- Global cases: At least 184,976, according to the latest figures from the World Health Organization
- Global deaths: At least 7,529, according to the latest figures from the WHO
This is a live blog. Please check back for updates.
All times below are in Beijing time.
8:54 am: American Airlines extends time on voluntary unpaid leave options for flight attendants, others
American Airlines said it has extended the time on voluntary unpaid leave options for flight attendants, mechanics and gate agents to up to 12 months, Reuters reported. That indicated the company doesn’t expect travel demand to rebound any time soon. Unpaid leave of absence for staff is one of the ways some airlines are trying to save costs as more people cancel their trips in light of the global pandemic. — Saheli Roy Choudhury
8:48 am: S&P says recession in Asia-Pacific region is now guaranteed
Asia-Pacific economic growth for the year will more than halve to less than 3% as the global economy enters a recession, according to S&P Global Ratings.
“An enormous first-quarter shock in China, shutdowns across the U.S. and Europe, and local virus transmission guarantees a deep recession across Asia-Pacific,” said Shaun Roache, chief Asia-Pacific economist at the ratings agency.
“Our estimate of permanent income losses is likely to at least double to more than US$400 billion,” he added.
S&P lowered its growth forecast for China, India, and Japan for 2020 to 2.9%, 5.2%, and negative 1.2%, respectively. — Saheli Roy Choudhury
8:14 am: Australia raises travel restriction to the highest level, tells citizens not to travel overseas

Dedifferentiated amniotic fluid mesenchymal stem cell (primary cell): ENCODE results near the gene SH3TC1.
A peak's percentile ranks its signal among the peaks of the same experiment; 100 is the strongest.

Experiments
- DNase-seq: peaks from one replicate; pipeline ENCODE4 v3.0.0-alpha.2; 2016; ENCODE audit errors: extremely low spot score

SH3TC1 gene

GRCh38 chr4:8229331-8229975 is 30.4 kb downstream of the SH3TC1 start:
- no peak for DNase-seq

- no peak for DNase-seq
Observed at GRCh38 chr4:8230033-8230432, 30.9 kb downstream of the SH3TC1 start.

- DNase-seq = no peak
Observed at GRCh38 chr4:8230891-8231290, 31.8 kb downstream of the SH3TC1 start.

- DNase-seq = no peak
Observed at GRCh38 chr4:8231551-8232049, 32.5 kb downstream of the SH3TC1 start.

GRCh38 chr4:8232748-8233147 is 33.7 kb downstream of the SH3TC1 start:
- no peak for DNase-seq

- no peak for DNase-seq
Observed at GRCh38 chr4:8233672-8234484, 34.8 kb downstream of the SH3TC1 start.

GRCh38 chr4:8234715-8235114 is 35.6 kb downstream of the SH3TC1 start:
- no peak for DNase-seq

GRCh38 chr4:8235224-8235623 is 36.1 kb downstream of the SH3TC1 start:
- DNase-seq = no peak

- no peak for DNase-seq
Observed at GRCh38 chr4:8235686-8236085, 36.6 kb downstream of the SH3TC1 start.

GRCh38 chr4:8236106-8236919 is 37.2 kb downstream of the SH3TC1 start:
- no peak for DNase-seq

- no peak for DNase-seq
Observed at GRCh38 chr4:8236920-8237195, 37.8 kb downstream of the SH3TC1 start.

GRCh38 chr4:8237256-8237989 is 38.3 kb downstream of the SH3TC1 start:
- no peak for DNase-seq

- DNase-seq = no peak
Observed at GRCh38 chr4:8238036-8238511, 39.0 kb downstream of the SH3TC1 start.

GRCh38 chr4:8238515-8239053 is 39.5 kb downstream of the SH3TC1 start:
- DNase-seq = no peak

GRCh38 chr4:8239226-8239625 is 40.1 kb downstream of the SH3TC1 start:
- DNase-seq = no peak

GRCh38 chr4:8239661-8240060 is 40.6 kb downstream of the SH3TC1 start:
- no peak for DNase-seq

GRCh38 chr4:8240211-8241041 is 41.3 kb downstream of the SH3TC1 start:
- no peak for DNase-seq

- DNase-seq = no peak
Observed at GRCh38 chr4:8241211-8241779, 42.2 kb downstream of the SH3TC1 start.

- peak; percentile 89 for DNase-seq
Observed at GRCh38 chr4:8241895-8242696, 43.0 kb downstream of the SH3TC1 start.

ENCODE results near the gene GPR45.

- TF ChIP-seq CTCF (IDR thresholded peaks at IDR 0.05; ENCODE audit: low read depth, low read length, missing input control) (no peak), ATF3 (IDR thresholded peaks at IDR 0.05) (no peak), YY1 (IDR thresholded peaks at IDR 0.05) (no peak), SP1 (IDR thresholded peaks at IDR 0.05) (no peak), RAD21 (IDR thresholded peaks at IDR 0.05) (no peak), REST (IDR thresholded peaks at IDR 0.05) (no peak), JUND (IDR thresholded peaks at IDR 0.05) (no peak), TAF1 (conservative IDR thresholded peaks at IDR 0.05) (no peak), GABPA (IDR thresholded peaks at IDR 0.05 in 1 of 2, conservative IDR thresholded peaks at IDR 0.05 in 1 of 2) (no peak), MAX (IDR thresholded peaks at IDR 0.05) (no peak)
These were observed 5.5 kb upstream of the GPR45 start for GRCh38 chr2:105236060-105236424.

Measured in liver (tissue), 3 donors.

Australia raised its advisory for all overseas travel to the highest level and told citizens not to travel at this time, regardless of their destination, age or health condition. The “Level 4: Do Not Travel” designation suggests that if people choose to travel, despite the advice, the Australian government may not be in a position to help them if they land in trouble abroad.
The government also said Australians overseas who want to return to the country should do so immediately and that upon their arrival, they would be required to self-isolate for two weeks. Separately, Australia has banned non-essential indoor gathering of more than 100 people starting Wednesday. That could potentially affect cinemas, theaters, restaurants, clubs, and cafes.
Australia has recorded at least 375 confirmed cases as of 6 a.m. local time on March 17; of them, 27 have recovered and five people died, according to the health ministry. — Saheli Roy Choudhury
8:05 am: NASA says all employees, contractors to move to mandatory telework until further notice
NASA said its leadership is monitoring developments regarding the coronavirus around the U.S. A limited number of employees have tested positive for COVID-19, the disease caused by the new, rapidly spreading coronavirus. In a statement, the agency said:
“This evening, NASA leadership has decided to elevate all centers and facilities to Stage 3 of NASA’s Response Framework. Effective immediately, all employees and contractors will move to mandatory telework until further notice. Mission-essential personnel will continue to be granted access onsite.” — Saheli Roy Choudhury
7:30 am: Malaysians working in Singapore scramble to beat travel ban deadline
Malaysia announced it was banning its citizens from traveling abroad starting Wednesday as part of its efforts to contain the spread of the virus. Foreign travelers will also not be allowed into the country.
The decision potentially affects some 400,000 people who make the daily trip into Singapore for work. Local reports said there was a frantic rush on the causeway linking the two countries on Tuesday as people tried to beat the approaching deadline; that led to gridlock at the Singapore checkpoint and bumper-to-bumper traffic on the causeway.